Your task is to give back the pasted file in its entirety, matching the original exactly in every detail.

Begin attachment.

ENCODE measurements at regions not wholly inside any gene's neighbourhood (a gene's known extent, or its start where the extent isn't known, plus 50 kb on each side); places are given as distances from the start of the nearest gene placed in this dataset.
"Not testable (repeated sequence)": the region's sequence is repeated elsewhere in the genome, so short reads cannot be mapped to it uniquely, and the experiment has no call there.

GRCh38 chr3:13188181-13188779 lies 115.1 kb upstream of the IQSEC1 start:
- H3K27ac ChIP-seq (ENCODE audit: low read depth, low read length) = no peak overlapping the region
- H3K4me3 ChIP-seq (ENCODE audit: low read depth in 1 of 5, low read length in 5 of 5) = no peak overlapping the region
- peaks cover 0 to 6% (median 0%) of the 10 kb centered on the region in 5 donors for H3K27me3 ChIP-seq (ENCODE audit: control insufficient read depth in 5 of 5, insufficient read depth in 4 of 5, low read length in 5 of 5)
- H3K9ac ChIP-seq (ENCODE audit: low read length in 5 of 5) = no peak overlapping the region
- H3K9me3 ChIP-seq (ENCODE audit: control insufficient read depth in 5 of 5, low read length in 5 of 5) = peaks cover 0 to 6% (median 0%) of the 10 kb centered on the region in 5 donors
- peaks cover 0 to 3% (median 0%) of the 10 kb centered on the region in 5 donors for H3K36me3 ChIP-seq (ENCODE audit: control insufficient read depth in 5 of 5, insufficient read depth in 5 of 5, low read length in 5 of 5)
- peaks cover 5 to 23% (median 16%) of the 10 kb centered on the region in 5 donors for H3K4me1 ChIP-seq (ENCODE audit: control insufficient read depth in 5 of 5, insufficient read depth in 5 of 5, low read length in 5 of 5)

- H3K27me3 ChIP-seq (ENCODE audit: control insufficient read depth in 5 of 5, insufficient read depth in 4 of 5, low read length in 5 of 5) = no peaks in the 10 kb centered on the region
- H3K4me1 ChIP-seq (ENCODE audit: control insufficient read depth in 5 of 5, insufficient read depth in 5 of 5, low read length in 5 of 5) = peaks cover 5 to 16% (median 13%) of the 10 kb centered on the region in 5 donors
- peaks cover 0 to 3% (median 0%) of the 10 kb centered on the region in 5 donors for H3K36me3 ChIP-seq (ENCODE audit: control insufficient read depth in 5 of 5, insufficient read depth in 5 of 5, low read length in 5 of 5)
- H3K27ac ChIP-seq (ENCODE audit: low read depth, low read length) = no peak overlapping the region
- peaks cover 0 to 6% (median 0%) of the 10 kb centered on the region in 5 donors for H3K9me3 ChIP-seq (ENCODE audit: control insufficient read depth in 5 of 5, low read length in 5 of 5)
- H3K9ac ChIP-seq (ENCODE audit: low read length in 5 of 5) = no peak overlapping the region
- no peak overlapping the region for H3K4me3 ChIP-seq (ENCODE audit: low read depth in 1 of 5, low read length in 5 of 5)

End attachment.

ENCODE measurements at regions not wholly inside any gene's neighbourhood (a gene's known extent, or its start where the extent isn't known, plus 50 kb on each side); places are given as distances from the start of the nearest gene placed in this dataset.
"Not testable (repeated sequence)": the region's sequence is repeated elsewhere in the genome, so short reads cannot be mapped to it uniquely, and the experiment has no call there.

GRCh38 chr3:13188181-13188779 lies 115.1 kb upstream of the IQSEC1 start:
- H3K27ac ChIP-seq (ENCODE audit: low read depth, low read length) = no peak overlapping the region
- H3K4me3 ChIP-seq (ENCODE audit: low read depth in 1 of 5, low read length in 5 of 5) = no peak overlapping the region
- peaks cover 0 to 6% (median 0%) of the 10 kb centered on the region in 5 donors for H3K27me3 ChIP-seq (ENCODE audit: control insufficient read depth in 5 of 5, insufficient read depth in 4 of 5, low read length in 5 of 5)
- H3K9ac ChIP-seq (ENCODE audit: low read length in 5 of 5) = no peak overlapping the region
- H3K9me3 ChIP-seq (ENCODE audit: control insufficient read depth in 5 of 5, low read length in 5 of 5) = peaks cover 0 to 6% (median 0%) of the 10 kb centered on the region in 5 donors
- peaks cover 0 to 3% (median 0%) of the 10 kb centered on the region in 5 donors for H3K36me3 ChIP-seq (ENCODE audit: control insufficient read depth in 5 of 5, insufficient read depth in 5 of 5, low read length in 5 of 5)
- peaks cover 5 to 23% (median 16%) of the 10 kb centered on the region in 5 donors for H3K4me1 ChIP-seq (ENCODE audit: control insufficient read depth in 5 of 5, insufficient read depth in 5 of 5, low read length in 5 of 5)

- H3K27me3 ChIP-seq (ENCODE audit: control insufficient read depth in 5 of 5, insufficient read depth in 4 of 5, low read length in 5 of 5) = no peaks in the 10 kb centered on the region
- H3K4me1 ChIP-seq (ENCODE audit: control insufficient read depth in 5 of 5, insufficient read depth in 5 of 5, low read length in 5 of 5) = peaks cover 5 to 16% (median 13%) of the 10 kb centered on the region in 5 donors
- peaks cover 0 to 3% (median 0%) of the 10 kb centered on the region in 5 donors for H3K36me3 ChIP-seq (ENCODE audit: control insufficient read depth in 5 of 5, insufficient read depth in 5 of 5, low read length in 5 of 5)
- H3K27ac ChIP-seq (ENCODE audit: low read depth, low read length) = no peak overlapping the region
- peaks cover 0 to 6% (median 0%) of the 10 kb centered on the region in 5 donors for H3K9me3 ChIP-seq (ENCODE audit: control insufficient read depth in 5 of 5, low read length in 5 of 5)
- H3K9ac ChIP-seq (ENCODE audit: low read length in 5 of 5) = no peak overlapping the region
- no peak overlapping the region for H3K4me3 ChIP-seq (ENCODE audit: low read depth in 1 of 5, low read length in 5 of 5)